The other two charges were not sustained.  Just to be clear about the significance of the first charge, we would need to know about dielectric fluid. Dielectric fluid is used to prevent or rapidly quench electrical discharges.  It is used in high voltage applications such as transformers, capacitors and high voltage cables to provide electrical insulation and to serve as a coolant.  Dielectric fluids range from mineral oil to benzene.  In Kaminski’s case, the dielectric fluid that spilled into the bay contained a toxin.  But, Kaminski didn’t just spill the fluid, he was charged with hitting the transformer with a forklift which severed the valve and that allowed the dielectric fluid inside to go into the bay.  Unfortunately, the AJ wasn’t convinced that Kaminski was responsible, ruling that the Navy failed to prove by preponderant evidence that Kaminski was responsible for the severing of the transformer valve.

The AJ also did not sustain the charge related to the loss of the nine pairs of high voltage gloves because there were a number of theories, including theft, to explain the disappearance of the gloves from the appellant’s truck.  I checked a vendor of safety and industrial equipment website today and found that they are selling high voltage gloves in $50 to $100 range, although there were some that were over $200.  In 1993 prices let’s say they were worth $50 a piece.  That charge is loss of material worth $450 dollars.  Compared to the other three charges in this case, that one was chicken feed.  I think the agency would have been better off leaving that one out.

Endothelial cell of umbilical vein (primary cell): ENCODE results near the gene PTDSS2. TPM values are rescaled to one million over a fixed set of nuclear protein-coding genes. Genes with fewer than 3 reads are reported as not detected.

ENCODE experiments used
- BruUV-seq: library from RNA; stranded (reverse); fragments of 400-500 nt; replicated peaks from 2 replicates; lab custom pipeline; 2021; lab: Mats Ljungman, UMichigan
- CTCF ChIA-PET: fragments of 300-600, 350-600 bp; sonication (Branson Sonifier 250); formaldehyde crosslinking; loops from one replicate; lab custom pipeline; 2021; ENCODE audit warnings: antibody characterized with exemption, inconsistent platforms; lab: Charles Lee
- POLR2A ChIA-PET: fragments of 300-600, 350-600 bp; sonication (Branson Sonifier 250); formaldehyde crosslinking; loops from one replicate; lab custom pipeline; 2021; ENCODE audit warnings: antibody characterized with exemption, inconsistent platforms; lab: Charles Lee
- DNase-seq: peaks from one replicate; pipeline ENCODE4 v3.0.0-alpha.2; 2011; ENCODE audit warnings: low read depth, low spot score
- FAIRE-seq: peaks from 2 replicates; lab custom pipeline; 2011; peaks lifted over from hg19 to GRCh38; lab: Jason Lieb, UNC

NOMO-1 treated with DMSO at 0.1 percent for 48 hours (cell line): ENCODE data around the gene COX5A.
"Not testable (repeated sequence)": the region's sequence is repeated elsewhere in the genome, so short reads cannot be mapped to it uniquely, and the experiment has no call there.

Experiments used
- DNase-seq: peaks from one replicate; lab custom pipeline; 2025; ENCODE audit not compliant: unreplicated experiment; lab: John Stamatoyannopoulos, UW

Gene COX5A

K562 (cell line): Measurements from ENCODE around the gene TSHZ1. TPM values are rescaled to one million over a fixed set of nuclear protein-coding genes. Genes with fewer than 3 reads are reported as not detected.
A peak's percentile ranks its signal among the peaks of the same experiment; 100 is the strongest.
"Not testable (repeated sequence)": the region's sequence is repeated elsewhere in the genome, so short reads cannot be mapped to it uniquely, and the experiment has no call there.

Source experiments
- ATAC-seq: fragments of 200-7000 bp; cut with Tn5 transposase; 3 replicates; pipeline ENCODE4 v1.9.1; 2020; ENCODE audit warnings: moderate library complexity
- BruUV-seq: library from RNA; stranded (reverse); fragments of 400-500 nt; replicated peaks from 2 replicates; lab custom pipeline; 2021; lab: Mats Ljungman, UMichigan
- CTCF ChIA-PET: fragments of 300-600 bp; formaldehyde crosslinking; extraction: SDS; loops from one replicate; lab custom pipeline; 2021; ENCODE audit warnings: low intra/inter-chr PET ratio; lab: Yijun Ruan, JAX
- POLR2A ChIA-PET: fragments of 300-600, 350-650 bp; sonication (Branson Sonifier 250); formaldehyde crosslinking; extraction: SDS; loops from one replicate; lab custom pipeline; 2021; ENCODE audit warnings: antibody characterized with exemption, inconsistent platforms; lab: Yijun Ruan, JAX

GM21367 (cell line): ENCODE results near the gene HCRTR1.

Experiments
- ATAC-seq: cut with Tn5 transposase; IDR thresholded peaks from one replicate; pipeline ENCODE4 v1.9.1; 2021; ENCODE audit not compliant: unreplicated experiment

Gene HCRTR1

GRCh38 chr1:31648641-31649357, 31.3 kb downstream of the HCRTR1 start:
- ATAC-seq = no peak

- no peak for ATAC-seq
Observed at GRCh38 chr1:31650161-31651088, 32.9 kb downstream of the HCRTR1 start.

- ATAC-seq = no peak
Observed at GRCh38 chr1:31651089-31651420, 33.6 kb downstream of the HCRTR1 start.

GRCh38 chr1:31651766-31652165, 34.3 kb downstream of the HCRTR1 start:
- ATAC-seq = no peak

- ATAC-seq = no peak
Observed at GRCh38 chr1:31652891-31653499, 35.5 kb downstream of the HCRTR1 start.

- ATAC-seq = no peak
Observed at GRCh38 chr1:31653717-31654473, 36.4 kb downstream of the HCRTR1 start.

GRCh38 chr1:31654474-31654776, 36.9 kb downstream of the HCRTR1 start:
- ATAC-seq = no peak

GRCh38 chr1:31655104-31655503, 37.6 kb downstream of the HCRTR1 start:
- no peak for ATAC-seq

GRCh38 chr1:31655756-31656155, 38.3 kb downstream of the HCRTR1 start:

The Penalty

With three charges sustained, but half of the specifications of one of them not sustained, the AJ mitigated the removal to a ten-day suspension.  This took place in spite of the fact that Kaminski had already had a 30-day suspension for misuse of a government vehicle just a few years earlier, during his brief four-year career.  The Board overturned the AJ’s mitigation and reinstated the removal.

Their reasoning is interesting and is helpful for agencies considering misconduct that isn’t worthy of a removal in each instance but where there are several instances of careless work performance.  The Board wrote in the Kaminski decision that the two sustained specifications, spilling the nuts and bolts into the transformer and putting the gasoline in the diesel engine “… indicates that the appellant’s carelessness fits into a pattern of behavior that presents a safety risk to other employees.”   So, several specifications of not following instructions where there are safety concerns attached, or poor decisions that did not take into account agency requirements for completing work, or similar failures or omissions might add together to form a pattern of behavior that would support an adverse action. [email protected]

[Editor’s Note: Two take-aways from this case. First, although it’s not supposed to, the Board sometimes reaches for mitigation when a number of specifications that are brought are not affirmed on appeal. MSPB’s caselaw establishes that it will independently consider whether mitigation is warranted if one or more CHARGES fail, but not SPECIFICATIONS. Unfortunately, the Board’s judges do not always see a distinction. As Barbara points out, sometimes it’s a good idea to consider reducing your case to the most serious specifications. Secondly, the Board’s decision to overturn its judge’s mitigation reaffirms that it is a rare case indeed in which a removal is mitigated to a suspension if there is a prior suspension in the record. Not always the case, but a good argument for building progressive discipline into a removal.]